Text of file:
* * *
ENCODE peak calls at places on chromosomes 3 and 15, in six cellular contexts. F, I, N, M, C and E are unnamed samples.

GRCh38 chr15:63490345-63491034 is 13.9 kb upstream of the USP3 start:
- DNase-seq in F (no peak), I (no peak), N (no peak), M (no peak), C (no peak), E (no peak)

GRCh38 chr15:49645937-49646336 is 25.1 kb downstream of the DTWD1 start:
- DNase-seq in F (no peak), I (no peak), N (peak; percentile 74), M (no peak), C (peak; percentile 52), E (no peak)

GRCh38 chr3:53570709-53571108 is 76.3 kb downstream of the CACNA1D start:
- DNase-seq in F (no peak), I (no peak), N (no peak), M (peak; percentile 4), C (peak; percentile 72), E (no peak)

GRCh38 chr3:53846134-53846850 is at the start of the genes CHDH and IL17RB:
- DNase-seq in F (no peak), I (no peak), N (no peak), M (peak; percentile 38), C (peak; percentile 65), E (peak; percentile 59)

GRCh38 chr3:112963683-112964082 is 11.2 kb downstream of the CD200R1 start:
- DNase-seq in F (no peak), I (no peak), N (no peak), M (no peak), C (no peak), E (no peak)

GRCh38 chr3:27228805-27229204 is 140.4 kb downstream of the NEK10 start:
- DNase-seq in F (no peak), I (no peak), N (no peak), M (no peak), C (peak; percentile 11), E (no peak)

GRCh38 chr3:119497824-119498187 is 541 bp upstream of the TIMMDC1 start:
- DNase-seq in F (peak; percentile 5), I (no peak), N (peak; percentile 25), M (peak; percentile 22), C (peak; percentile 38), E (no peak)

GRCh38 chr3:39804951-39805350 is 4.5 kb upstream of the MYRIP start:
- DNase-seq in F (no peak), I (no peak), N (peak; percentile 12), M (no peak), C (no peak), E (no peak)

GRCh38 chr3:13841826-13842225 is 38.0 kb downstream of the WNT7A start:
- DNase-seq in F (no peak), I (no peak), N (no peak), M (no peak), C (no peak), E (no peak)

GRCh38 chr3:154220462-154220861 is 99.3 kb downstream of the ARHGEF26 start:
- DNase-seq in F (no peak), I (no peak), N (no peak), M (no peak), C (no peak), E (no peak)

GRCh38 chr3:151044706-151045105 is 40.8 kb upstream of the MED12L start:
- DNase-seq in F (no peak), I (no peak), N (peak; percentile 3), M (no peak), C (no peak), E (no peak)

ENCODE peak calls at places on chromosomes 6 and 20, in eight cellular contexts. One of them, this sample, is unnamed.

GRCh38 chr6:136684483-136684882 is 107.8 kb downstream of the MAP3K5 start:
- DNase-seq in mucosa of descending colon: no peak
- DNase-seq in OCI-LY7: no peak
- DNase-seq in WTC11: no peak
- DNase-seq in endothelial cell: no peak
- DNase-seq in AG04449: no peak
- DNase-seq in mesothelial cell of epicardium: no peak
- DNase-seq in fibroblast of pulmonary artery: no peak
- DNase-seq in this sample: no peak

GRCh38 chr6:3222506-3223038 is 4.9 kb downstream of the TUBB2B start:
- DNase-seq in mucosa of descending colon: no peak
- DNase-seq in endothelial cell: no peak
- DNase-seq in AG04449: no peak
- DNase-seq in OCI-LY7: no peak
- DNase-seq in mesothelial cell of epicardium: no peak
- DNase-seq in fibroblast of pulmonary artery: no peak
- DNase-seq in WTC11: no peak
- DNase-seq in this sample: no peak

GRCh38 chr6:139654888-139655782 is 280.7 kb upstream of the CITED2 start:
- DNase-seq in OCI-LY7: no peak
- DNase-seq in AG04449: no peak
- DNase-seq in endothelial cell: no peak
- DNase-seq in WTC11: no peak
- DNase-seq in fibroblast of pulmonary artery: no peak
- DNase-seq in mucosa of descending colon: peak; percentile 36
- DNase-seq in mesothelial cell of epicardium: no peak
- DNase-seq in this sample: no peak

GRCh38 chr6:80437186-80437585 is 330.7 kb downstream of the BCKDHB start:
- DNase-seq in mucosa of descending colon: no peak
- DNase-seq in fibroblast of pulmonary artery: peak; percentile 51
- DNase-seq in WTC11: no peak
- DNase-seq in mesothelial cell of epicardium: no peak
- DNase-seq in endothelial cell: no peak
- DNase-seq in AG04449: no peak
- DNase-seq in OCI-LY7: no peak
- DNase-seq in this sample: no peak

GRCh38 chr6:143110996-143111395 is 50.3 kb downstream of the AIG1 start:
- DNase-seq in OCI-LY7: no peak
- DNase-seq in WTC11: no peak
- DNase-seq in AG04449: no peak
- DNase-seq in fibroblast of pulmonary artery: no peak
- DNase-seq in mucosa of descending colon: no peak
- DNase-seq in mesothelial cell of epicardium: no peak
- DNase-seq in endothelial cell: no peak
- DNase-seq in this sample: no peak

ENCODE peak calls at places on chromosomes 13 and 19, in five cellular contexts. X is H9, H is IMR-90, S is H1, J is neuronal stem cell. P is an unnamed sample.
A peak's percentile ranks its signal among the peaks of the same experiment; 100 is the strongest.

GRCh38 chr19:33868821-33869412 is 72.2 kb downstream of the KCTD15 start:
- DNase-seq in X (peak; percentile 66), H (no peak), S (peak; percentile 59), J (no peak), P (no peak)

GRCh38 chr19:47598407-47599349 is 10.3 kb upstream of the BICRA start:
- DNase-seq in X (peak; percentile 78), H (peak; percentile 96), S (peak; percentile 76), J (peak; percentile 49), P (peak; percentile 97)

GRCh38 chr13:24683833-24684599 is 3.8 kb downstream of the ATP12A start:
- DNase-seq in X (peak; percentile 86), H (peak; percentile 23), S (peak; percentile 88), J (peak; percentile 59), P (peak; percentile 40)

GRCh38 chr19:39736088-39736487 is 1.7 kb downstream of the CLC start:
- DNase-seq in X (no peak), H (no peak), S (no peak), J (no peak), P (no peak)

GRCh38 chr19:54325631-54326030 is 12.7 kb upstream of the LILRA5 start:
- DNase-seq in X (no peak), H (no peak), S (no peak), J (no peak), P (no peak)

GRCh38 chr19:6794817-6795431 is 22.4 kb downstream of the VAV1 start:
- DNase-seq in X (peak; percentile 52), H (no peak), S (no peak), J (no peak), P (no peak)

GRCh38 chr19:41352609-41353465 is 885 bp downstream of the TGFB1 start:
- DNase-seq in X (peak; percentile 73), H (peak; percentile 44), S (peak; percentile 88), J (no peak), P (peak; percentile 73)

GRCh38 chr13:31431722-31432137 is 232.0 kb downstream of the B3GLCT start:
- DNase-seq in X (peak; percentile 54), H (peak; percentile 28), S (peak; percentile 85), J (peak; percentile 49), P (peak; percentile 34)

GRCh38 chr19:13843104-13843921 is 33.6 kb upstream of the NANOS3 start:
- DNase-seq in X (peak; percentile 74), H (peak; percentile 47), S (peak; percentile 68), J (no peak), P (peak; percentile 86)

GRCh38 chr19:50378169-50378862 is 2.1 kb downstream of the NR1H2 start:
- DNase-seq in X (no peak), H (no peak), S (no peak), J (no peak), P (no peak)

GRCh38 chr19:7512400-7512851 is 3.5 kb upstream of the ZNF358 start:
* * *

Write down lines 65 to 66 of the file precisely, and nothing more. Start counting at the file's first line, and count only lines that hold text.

- DNase-seq in fibroblast of pulmonary artery: no peak
- DNase-seq in mucosa of descending colon: no peak